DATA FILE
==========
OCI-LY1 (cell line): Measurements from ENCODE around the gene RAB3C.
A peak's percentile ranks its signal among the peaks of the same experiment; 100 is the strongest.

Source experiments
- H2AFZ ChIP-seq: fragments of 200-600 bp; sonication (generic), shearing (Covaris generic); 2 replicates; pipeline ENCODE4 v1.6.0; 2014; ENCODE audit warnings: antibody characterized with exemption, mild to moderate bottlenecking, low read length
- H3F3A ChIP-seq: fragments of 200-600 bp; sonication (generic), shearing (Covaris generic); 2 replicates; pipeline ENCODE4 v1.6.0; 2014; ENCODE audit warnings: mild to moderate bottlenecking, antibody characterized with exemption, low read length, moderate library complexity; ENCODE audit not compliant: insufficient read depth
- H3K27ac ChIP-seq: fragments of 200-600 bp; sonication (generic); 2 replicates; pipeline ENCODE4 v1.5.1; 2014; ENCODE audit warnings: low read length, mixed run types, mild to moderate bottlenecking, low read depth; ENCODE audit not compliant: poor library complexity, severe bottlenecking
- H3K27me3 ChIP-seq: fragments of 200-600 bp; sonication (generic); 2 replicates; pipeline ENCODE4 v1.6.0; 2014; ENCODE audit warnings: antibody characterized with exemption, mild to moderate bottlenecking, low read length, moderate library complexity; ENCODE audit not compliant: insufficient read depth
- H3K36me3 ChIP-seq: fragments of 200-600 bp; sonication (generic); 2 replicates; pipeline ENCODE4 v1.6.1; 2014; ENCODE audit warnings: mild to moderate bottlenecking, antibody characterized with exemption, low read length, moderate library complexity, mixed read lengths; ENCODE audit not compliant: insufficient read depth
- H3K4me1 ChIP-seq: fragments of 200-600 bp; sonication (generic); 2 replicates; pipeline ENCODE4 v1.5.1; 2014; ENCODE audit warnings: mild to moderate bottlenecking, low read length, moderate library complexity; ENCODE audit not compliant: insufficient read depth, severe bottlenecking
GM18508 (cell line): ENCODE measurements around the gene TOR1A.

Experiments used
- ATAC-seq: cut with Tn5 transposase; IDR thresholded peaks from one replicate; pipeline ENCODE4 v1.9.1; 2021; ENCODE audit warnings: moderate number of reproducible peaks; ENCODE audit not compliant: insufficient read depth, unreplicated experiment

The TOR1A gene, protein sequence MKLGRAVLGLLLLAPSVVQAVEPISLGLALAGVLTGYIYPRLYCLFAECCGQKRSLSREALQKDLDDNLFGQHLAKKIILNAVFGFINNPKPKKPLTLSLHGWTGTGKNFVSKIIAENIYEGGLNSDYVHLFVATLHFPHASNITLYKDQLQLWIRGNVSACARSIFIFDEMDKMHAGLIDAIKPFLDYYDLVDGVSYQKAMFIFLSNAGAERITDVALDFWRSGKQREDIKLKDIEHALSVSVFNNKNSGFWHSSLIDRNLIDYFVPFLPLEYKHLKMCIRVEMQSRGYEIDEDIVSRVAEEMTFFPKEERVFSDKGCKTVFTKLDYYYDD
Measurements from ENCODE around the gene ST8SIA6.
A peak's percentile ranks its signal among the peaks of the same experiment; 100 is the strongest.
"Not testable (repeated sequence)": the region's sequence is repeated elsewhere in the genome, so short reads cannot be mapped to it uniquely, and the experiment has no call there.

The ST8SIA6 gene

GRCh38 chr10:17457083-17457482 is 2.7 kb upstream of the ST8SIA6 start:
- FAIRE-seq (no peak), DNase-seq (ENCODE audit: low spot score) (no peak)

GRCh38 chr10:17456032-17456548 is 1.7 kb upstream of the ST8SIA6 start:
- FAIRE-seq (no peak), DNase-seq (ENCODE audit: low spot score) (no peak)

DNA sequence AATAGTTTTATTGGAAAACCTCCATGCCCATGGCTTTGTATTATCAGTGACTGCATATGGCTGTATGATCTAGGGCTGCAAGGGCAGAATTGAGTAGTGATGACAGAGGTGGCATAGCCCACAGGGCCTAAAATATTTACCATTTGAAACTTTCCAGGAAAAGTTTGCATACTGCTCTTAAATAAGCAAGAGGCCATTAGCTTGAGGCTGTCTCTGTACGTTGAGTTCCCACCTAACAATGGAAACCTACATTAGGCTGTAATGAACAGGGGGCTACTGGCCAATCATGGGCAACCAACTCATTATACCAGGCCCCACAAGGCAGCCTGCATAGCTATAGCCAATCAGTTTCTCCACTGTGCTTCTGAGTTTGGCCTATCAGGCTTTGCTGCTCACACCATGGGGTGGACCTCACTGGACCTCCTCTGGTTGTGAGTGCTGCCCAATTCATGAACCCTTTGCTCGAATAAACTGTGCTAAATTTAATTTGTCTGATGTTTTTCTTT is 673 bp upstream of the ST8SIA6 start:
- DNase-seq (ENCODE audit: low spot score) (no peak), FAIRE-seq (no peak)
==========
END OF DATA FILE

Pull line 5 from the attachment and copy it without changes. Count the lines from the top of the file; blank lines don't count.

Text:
- H3F3A ChIP-seq: fragments of 200-600 bp; sonication (generic), shearing (Covaris generic); 2 replicates; pipeline ENCODE4 v1.6.0; 2014; ENCODE audit warnings: mild to moderate bottlenecking, antibody characterized with exemption, low read length, moderate library complexity; ENCODE audit not compliant: insufficient read depth